While some people complain online about needing to book an appointment to renew their driver licenses, others approve of the Department of Public Safety's new system to avoid crowded waiting rooms amid the COVID-19 pandemic.
“I’ve been (to the driver license office in Corpus Christi) a few times in the past, and it took a long time," said Mark Castillo, who got a new license Monday. "I was very surprised how quick it was this time."
Castillo got lucky. He showed up at the office without an appointment but was still able to get a replacement for the license he lost.
DPS employees helped him sign-up for an appointment, and likely, because of another driver canceling, he was able to complete the process an hour later.
“I actually went to get a bite to eat, came back, and was in and out swiftly,” he said.
What's troubling for other drivers is how far into the future appointments are booked. DPS Spokesperson Sgt. Nathan Brandley has a message for drivers who want to use the Corpus Christi driver license office.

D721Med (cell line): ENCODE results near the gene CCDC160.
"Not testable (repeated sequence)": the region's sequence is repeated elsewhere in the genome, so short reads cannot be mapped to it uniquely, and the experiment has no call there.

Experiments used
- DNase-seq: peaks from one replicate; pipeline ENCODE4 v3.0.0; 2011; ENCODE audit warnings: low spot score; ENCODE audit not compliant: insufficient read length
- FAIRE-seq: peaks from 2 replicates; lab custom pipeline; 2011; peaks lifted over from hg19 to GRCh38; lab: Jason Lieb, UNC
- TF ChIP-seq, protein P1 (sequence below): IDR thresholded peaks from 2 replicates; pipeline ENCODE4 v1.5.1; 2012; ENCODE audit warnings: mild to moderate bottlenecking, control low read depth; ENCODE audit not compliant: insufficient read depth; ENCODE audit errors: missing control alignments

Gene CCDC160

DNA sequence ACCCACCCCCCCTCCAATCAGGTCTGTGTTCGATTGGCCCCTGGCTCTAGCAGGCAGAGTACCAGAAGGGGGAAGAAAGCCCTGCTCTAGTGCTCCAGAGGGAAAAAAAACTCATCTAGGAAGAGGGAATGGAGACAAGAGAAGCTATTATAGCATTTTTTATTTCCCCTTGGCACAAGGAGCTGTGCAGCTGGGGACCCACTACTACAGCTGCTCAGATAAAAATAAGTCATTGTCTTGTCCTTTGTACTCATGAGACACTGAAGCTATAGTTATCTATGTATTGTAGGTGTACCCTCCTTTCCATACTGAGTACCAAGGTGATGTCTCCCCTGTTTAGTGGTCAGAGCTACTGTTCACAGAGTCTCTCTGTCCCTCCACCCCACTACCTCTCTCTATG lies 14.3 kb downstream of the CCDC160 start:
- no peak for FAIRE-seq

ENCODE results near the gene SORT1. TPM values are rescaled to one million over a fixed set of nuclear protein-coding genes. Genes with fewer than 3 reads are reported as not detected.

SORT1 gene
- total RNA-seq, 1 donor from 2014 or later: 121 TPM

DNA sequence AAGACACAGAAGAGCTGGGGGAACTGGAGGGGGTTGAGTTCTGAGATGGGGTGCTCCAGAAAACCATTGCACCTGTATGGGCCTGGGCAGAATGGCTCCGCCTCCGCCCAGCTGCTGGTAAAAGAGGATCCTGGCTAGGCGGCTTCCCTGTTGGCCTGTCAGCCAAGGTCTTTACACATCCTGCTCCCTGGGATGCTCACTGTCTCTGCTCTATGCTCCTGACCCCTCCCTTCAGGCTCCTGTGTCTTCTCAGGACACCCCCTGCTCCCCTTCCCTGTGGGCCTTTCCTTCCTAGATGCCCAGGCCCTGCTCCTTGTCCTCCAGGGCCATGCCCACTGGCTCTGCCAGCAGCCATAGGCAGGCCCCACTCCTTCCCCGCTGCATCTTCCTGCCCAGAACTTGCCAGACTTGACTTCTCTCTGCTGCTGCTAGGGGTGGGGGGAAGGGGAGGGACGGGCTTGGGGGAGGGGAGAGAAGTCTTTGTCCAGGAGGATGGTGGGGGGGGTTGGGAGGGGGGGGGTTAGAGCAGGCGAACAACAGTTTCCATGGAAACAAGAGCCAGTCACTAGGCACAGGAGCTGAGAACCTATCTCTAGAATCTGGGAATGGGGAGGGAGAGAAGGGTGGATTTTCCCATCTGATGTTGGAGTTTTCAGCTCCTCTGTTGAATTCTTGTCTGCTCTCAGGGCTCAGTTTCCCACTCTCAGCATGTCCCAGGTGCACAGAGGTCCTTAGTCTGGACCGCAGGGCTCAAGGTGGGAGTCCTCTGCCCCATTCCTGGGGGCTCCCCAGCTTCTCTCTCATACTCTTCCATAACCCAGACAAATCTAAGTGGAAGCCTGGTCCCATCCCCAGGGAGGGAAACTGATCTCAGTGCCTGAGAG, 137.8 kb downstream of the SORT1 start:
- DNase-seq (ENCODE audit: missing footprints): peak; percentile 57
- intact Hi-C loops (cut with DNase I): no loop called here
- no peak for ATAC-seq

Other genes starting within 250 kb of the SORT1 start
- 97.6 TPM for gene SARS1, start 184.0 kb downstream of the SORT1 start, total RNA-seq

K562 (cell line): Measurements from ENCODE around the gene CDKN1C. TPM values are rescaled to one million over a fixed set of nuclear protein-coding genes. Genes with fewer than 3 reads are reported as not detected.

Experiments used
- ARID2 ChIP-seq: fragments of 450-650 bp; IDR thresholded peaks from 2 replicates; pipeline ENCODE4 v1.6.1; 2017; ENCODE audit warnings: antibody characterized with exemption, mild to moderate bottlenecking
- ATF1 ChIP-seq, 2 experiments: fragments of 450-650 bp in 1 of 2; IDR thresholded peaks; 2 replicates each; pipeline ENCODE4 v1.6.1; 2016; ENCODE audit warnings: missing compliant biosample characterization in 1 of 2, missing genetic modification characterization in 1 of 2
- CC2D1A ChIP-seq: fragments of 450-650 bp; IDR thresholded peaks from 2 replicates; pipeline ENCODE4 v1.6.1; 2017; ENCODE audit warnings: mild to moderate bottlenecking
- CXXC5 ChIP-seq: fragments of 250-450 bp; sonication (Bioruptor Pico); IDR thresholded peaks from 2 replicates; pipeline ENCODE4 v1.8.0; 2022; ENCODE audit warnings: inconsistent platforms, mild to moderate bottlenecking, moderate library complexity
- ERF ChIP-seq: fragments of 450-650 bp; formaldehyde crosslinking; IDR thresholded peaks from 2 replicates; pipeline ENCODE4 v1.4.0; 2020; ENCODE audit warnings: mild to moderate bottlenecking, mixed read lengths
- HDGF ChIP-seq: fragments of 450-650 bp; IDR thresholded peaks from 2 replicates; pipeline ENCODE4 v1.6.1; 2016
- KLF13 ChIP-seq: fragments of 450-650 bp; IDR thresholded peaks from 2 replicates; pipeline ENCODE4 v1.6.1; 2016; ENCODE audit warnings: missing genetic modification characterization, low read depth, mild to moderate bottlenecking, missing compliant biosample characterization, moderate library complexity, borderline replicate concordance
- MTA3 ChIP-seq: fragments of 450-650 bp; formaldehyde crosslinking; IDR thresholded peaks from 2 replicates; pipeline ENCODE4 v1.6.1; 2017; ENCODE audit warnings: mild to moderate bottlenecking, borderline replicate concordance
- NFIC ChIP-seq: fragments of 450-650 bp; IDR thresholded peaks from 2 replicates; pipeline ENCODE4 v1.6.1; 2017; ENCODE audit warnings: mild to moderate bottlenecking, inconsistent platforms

“We ask that everyone has patience at this time, as we’ve had to have patience with so many other things (during the pandemic)," he said "You’re probably looking at not seeing an appointment for at least a month-and-a-half or so out from now.”
Driver Randall Myers had to wait two months for his appointment Monday, but he took it all in stride.
"All-in-all, it was pretty simple," he said. "It was easy. I had no problem.”
Brandley had more reassurance for drivers. The DPS won't cite drivers for expired licenses until six months after the pandemic officially is declared over.
“We don’t want people panicking or worrying about, 'What if I get pulled over and get a ticket for not having a driver’s license that’s current?'" Brandley said.